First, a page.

Standards-based Grading (FAQs)
What is “standards-based grading?” How is it different than traditional grading?
Standards-based grading evaluates academic progress as measured against Common Core, state, and national standards. Instead of rating a student’s ability to complete a given assignment (on an A-F scale), it provides information about a student’s progress toward a specific target.
Unlike traditional grading, the system uses a numerical proficiency scale. For each learning area, the teacher assigns a proficiency level from 1-4 to indicate a student’s progress toward a standard. Because standards-based grading is based on an expectation of growth, a “1” or “2” early in the year does not indicate poor performance (a “1” doesn’t equal an “D,” and a “4” doesn’t equal an “A”). Instead, it measures where that student is in terms of mastering a learning standard. Students are not expected to understand every subject when they begin the year -- after all, that’s why they come to school! The final numbers, near the end of the year, are what matters.
Why is District 63 using standards-based grading?
Because Common Core places greater emphasis on standards-based instruction, the state is encouraging Districts to move toward standards-based grading, which better reflects this new emphasis.
We also believe standards-based learning can lead to better educational outcomes. Unlike most industrialized countries, U.S. education tends to focus on a wide range of topics, covered with minimal depth. Standards-based instruction shifts to providing more opportunity for depth of learning, versus breadth of learning.
Does standards-based grading accurately reflect my child’s work/achievement?
Yes. Traditional grading computes how well a student did on a specific assignment (a math test, a paper, a lab). Standards-based instruction begins by designing assignments based on standards. Thus, the student can be graded in a way that reflects his/her progress toward meeting that standard -- not just on how well s/he did on a specific test.
It’s also important to remember that any report card is only one communications tool regarding your child’s progress. Others include parent/teacher conferences, our Parent Portal, ongoing interaction with teachers, and more. Ideally, nothing on your child’s report card should be a surprise.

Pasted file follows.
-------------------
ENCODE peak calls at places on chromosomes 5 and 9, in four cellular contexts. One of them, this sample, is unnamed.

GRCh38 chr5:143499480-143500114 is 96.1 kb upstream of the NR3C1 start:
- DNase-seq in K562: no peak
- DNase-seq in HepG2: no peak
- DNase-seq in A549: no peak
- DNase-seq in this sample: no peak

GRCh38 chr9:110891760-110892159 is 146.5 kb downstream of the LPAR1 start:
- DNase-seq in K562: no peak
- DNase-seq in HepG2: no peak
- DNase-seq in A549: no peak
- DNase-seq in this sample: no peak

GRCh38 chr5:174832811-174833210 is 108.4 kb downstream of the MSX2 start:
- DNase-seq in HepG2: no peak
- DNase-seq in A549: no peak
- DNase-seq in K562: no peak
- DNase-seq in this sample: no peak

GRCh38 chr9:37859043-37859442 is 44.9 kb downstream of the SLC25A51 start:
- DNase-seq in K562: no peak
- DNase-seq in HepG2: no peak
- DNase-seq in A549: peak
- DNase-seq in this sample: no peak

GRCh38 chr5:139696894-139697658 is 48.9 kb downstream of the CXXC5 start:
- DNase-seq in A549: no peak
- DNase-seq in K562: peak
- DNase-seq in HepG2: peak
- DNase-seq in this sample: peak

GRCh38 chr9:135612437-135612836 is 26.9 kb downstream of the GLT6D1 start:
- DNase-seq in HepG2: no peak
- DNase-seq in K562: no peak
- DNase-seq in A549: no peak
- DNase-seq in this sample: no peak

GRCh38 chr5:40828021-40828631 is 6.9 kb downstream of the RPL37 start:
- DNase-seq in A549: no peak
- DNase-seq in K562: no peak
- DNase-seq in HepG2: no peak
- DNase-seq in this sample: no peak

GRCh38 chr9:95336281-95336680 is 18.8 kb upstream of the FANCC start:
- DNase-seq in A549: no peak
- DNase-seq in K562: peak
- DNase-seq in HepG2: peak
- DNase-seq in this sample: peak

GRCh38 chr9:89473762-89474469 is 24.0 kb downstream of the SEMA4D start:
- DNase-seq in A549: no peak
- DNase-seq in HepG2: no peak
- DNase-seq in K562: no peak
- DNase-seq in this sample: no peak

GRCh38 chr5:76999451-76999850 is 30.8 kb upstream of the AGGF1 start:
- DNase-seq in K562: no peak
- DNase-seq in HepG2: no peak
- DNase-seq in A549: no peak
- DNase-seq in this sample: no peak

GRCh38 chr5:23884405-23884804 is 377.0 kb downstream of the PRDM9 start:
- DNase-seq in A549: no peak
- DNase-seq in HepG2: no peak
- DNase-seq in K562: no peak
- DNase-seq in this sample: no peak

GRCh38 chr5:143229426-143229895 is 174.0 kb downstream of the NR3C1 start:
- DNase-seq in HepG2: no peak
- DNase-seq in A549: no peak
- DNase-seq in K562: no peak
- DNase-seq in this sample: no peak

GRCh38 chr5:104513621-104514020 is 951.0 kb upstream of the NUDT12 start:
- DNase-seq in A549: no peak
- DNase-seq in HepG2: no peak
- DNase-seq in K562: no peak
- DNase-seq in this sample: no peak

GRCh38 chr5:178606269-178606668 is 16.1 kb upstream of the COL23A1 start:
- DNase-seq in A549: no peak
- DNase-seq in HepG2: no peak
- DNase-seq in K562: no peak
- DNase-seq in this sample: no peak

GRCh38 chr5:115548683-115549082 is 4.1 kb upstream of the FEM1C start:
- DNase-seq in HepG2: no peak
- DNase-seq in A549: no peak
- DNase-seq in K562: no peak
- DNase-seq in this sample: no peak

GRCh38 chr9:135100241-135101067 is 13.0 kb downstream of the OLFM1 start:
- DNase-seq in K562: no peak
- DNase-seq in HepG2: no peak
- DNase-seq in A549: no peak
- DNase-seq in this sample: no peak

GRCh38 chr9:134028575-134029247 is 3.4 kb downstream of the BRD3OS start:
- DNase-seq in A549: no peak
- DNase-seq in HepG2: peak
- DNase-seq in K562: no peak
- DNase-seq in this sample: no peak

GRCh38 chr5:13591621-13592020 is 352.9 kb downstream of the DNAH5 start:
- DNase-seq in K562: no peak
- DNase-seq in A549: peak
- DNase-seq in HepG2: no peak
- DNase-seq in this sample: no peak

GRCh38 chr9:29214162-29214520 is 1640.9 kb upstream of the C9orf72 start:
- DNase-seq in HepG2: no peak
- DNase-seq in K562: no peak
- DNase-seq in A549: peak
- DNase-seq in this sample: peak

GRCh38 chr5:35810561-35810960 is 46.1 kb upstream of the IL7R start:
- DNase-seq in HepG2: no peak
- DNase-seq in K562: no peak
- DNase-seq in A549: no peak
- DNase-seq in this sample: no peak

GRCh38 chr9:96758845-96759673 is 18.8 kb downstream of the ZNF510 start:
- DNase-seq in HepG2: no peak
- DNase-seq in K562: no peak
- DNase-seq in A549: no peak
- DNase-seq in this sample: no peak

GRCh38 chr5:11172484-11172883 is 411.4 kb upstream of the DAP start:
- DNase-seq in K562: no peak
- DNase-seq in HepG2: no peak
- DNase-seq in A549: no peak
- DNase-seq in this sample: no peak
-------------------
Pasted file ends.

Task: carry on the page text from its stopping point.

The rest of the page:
Maine East does not use standards-based grading. How will the high school know where to place my child (honors, AP, etc.)?
Maine East does not use report cards for placement. Instead, it uses 7-8 grade MAP scores in English, language arts, and math. Other factors include junior high teacher recommendations, the 8th grade math placement test, attendance records, and disciplinary referrals.
Are other districts using this system?
Yes. District 62 is using standards-based grading, and there are many other districts throughout Illinois following suit. The Illinois State Board of Education is encouraging all districts to move in this direction.
If that’s true, then why aren’t all districts already using standards-based grading?
It can take time to make the transition, and other districts make their own decisions. But we believe that standards-based grading provides parents with the best information about what their child is learning -- and how they are learning it.
What kind of teacher/parent feedback did the District use in making the decision to shift to standards-based grading?
Teacher input was gathered throughout the process, and the group that developed the report card included teachers from all District schools and grades, including special education and ESL. In the spring of 2013, the District held a series of parent focus groups to gather additional feedback. Parents from every school attended, and were very positive about the change. Finally, the District Board of Education approved the change at its March 2014 meeting.
What should I do if I feel the grading system isn’t accurately reflecting my child’s progress?
Remember that any report card is only one communication tool regarding your child’s progress. But if you have concerns, your first stop should always be your child’s teacher. If you feel you need additional support, the school administrators are there for you -- and, finally, if you feel your concerns are not being addressed, contact the District office.
Where can I get more information?
A great source of information is this website -- and the Parent Curriculum Guide section.